The surgical removal of an elbow bursa sack is an inpatient procedure, meaning that it requires a stay at the hospital, despite the fact that it is simple and does not disturb any muscles or ligaments, according to the American Academy of Orthopaedic Surgeons. It grows back over several months.
Surgery for an elbow bursa is often performed because the inflammation is due to an infection that does not respond to antibiotics and drainage, says the American Academy of Orthopaedic Surgeons. Surgery is sometimes required, however, even for inflammation that is not due to an infection. In either case, a splint is often applied directly after the procedure, but prolonged immobilization is generally not necessary. The injuries to the skin usually heal within two weeks. Full use of the arm is generally allowed between three and four weeks after surgery.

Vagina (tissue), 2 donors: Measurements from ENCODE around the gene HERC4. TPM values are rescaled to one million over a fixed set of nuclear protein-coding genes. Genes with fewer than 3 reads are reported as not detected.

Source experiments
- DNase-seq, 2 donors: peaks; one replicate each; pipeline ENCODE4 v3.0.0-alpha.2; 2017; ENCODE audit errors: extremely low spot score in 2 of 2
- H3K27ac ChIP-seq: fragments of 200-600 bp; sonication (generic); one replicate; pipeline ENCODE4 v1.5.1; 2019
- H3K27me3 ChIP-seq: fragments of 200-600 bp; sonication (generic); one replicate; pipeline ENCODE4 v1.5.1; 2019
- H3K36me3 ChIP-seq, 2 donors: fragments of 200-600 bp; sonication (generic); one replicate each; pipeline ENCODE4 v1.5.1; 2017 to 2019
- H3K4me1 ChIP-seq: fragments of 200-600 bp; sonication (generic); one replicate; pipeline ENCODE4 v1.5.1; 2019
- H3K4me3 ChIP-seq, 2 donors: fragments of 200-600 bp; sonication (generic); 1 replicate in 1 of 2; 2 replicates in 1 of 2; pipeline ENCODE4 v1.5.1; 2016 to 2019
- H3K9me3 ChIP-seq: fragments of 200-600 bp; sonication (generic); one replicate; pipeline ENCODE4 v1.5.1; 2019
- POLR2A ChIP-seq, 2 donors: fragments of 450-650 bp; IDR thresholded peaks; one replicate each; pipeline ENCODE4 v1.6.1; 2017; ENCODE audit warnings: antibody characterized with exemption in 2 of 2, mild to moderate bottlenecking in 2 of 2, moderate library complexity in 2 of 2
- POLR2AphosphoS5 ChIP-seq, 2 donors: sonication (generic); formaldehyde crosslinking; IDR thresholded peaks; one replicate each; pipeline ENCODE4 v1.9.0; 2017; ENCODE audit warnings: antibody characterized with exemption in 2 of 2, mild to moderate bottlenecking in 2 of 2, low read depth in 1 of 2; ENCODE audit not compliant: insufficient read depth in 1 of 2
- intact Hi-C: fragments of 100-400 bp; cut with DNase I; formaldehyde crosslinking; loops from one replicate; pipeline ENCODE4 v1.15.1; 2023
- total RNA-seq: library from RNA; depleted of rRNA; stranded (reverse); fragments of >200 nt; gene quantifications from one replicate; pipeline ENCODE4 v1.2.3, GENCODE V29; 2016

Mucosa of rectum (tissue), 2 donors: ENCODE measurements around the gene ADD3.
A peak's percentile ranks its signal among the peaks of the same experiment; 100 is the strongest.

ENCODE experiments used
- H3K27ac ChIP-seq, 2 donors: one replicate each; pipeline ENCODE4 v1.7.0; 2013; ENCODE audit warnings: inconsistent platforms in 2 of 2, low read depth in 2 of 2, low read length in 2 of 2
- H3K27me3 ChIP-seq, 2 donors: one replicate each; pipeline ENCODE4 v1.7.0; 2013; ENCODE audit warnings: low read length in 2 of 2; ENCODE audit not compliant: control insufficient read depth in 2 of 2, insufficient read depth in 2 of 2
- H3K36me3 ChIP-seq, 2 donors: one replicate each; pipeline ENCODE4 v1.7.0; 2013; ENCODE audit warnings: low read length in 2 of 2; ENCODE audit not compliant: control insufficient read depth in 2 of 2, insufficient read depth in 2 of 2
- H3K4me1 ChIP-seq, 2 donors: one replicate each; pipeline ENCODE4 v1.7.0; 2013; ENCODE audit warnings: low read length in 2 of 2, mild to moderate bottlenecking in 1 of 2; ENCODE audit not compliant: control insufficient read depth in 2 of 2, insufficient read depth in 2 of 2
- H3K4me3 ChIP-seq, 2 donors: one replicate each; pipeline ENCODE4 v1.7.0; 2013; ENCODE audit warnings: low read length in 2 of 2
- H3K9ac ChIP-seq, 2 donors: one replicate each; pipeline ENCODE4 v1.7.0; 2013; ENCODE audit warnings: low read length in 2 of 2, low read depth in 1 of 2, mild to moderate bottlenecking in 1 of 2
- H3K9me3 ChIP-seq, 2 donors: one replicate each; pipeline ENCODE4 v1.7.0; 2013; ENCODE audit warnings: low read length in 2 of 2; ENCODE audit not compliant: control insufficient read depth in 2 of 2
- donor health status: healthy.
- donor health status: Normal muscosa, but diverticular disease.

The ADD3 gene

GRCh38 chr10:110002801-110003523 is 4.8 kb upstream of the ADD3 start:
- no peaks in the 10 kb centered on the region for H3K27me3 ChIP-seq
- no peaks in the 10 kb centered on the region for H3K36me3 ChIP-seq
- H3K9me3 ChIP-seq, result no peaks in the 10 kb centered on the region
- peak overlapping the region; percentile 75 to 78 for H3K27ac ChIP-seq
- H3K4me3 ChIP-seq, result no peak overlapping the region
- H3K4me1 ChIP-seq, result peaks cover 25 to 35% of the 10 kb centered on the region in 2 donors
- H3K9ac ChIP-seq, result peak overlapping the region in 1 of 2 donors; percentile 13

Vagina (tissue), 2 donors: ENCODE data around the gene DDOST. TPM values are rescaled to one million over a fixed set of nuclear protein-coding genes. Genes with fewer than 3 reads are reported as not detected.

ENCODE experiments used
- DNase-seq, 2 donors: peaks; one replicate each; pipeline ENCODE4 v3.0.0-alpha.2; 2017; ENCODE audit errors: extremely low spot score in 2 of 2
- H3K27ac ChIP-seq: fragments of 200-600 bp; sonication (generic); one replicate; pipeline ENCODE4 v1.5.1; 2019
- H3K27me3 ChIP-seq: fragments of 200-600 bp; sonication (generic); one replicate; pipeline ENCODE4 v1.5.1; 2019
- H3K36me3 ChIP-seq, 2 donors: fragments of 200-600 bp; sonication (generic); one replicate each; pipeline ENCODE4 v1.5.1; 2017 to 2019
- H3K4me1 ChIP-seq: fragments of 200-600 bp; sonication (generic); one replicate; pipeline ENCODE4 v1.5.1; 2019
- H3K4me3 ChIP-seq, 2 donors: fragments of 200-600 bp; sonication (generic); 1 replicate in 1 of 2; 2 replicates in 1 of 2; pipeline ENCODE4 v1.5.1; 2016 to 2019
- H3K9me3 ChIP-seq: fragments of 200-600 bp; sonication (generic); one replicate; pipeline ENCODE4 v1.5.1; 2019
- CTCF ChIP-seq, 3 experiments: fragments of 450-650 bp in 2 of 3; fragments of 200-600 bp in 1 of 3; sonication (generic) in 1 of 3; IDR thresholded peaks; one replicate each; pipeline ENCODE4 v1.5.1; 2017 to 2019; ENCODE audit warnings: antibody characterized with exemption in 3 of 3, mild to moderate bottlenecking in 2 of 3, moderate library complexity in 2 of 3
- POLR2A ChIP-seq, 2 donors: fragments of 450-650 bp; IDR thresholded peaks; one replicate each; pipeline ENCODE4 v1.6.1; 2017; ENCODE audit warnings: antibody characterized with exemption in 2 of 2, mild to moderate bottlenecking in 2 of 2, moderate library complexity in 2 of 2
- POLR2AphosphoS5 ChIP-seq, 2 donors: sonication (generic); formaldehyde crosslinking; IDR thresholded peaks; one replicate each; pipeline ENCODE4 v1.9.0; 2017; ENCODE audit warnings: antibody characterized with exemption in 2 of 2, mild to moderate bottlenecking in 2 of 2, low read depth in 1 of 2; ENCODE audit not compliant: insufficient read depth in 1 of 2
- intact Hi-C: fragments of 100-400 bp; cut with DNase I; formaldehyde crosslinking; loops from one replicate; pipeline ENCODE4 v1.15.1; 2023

Prior to removing the bursa surgically, doctors usually attempt other treatments, according to the American Academy of Orthopaedic Surgeons. These include draining the fluid from the bursa with a needle, a procedure known as aspiration, which is performed in an outpatient setting. Fluid removal both relieves symptoms and allows for testing for any infection. Elbow pads, combined with changes in activities and anti-inflammatory medications, help in treating non-infectious inflammation.